How we propagate password information in our fileserver infrastructure

June 27, 2010

As mentioned earlier, we have a fileserver infrastructure and so we need some way of propagating account and password information around (and letting people actually update their passwords). The old traditional answer is NIS, the new traditional answer is LDAP, and we don't really like either so we wrote our own.

Given the the Unix system UID problem, any such system has three parts: where each machine's account information lives, how global account information propagates around, and how you combine global accounts and system accounts together.

Our answer to the first question is that each machine has a complete local copy of /etc/passwd, /etc/shadow, and /etc/group. This is the simple approach, because everything is guaranteed to work with local files since that is how single, isolated machines work.

(We also feel nervous about adding another point of failure to our fileserver infrastructure in the form of a master account machine that must be up in order for anyone to be able to log in anywhere.)

We've also chosen a simple way to handle propagating the global account information around; we use our existing fileserver infrastructure. We have a central administrative filesystem where the global passwd, shadow, and group files live, and every client machine NFS mounts it under a standard name. The one complication of the NFS mount approach is that client machines must have root access to the filesystem in order to read the global shadow file, which means that we have to be very careful about which machines we allow to have write access to it.

(The use of an NFS filesystem is really a small implementation detail. Our Solaris fileservers use the same system and programs to keep their /etc/passwd in sync, but they don't NFS mount the administrative filesystem because we don't believe in NFS crossmounts on the fileservers. Instead they copy the files over with rsync.)

The update process is somewhat complicated. First, the global passwd et al is the authoritative source of global accounts, while each machine's /etc/passwd et al is the authoritative source of its local system accounts. We tell the two apart based on UID and GID; our global user logins and groups are always within a specific UID and GID range (one that is chosen to not clash with local system UIDs and GIDs).

We propagate updates to global accounts by periodically running an update script that extracts all of the system accounts from /etc/passwd, extracts all of the global accounts from our master passwd, merges the two together, and writes out an updated /etc/passwd et al if anything changed. Because it's convenient, this also updates the passwords of any system accounts from the global shadow file if they're present there.

(This avoids having to change the root password on every single system we have, which would be a great disincentive to changing it at all.)

In the process of handling global accounts, the program allows us to both selectively exclude (or only include) some and to selectively or unselectively mangle accounts in various ways. We can change shells (for example to give accounts a shell that just tells them they can't log in to this machine), remap where home directories are in various useful ways, and so on. Also, if there is a conflict between a system login or group name and a global login or group name, it renames the global login or group by sticking a prefix on it.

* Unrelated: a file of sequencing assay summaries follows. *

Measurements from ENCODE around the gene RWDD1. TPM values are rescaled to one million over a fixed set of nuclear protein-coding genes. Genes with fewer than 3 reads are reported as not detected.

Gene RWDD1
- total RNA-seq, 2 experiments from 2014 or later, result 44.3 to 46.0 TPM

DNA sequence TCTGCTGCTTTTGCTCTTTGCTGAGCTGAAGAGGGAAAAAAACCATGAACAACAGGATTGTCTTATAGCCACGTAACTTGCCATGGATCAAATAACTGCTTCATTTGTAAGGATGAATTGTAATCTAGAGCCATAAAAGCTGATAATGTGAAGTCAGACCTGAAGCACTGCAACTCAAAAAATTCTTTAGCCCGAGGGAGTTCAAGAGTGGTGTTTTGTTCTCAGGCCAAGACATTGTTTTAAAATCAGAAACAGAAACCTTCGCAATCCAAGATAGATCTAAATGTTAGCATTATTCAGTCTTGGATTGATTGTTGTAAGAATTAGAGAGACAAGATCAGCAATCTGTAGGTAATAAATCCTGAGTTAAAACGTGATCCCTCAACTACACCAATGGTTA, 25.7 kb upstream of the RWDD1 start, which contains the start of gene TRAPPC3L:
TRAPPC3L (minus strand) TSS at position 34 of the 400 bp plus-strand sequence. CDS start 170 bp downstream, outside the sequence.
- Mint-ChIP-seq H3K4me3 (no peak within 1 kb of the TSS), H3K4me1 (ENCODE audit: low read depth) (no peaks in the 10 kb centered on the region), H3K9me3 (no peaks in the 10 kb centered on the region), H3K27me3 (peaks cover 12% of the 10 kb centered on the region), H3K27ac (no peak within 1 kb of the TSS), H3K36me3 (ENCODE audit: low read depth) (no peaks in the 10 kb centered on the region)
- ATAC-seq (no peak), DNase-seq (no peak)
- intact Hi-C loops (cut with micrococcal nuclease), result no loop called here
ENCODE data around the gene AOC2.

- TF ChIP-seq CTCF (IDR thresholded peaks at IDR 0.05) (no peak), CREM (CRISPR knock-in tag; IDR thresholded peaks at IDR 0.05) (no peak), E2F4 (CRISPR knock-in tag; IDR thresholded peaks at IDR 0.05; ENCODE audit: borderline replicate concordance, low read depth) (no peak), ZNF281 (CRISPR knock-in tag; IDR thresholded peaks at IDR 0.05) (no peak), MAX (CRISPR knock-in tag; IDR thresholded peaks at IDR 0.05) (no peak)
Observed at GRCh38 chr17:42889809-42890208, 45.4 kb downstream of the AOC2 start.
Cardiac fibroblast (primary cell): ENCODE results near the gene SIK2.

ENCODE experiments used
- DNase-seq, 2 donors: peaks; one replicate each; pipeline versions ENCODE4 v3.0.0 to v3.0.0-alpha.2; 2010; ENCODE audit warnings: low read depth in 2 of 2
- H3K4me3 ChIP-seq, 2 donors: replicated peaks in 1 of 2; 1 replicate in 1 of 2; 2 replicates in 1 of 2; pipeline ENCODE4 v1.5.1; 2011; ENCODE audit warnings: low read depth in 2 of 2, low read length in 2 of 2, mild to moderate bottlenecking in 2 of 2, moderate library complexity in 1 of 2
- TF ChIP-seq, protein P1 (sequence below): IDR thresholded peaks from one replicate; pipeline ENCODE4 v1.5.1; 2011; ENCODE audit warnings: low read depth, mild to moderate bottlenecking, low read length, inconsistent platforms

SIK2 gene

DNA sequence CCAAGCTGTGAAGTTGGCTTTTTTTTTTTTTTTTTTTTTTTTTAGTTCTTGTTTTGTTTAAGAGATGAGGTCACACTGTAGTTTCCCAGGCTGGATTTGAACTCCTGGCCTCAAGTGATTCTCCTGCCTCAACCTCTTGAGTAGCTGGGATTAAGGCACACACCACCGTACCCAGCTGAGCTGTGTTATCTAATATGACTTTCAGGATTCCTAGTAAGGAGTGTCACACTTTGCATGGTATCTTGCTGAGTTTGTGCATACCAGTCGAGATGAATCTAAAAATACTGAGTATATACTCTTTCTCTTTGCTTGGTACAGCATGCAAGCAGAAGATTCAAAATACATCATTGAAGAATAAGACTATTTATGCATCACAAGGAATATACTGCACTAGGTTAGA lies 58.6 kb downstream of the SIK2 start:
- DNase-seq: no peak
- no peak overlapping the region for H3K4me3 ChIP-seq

(Naturally we put the update script itself in the central administrative filesystem too, because that makes maintaining it simpler. The only thing that lives on the client machines is the crontab entry that invokes the whole system every so often.)

Password changes are handled by a cover script for passwd that ssh's off to our password master machine and runs the real passwd program there. The global passwd et al are just straight copies of the password master machine's /etc/passwd et al, although they get run through a checking program before they get copied from /etc into the central administrative filesystem. This is an important safeguard against stupid mistakes when updating the master machine's /etc/passwd et al.

(The details of how things work on the password master machine are somewhat complicated, so I'm not going to put them here.)


Comments on this page:

From 195.26.247.141 at 2010-06-28 08:36:30:

(We also feel nervous about adding another point of failure to our fileserver infrastructure in the form of a master account machine that must be up in order for anyone to be able to log in anywhere.)

In which case, don't you also feel nervous about using NFS at all, assuming you use NFS for mounts on the clients and don't do something like rsync all the data to each machine?

By cks at 2010-06-28 11:55:37:

We're already dependent on NFS to start with (or some networked filesytem) for user home directories and other filesystems. Thus, adding another filesystem that we need working to have our environment working doesn't make us particularly nervous.

(We're actually less dependent on the administrative filesystem than on things like user home directories and /var/mail.)

Written on 27 June 2010.
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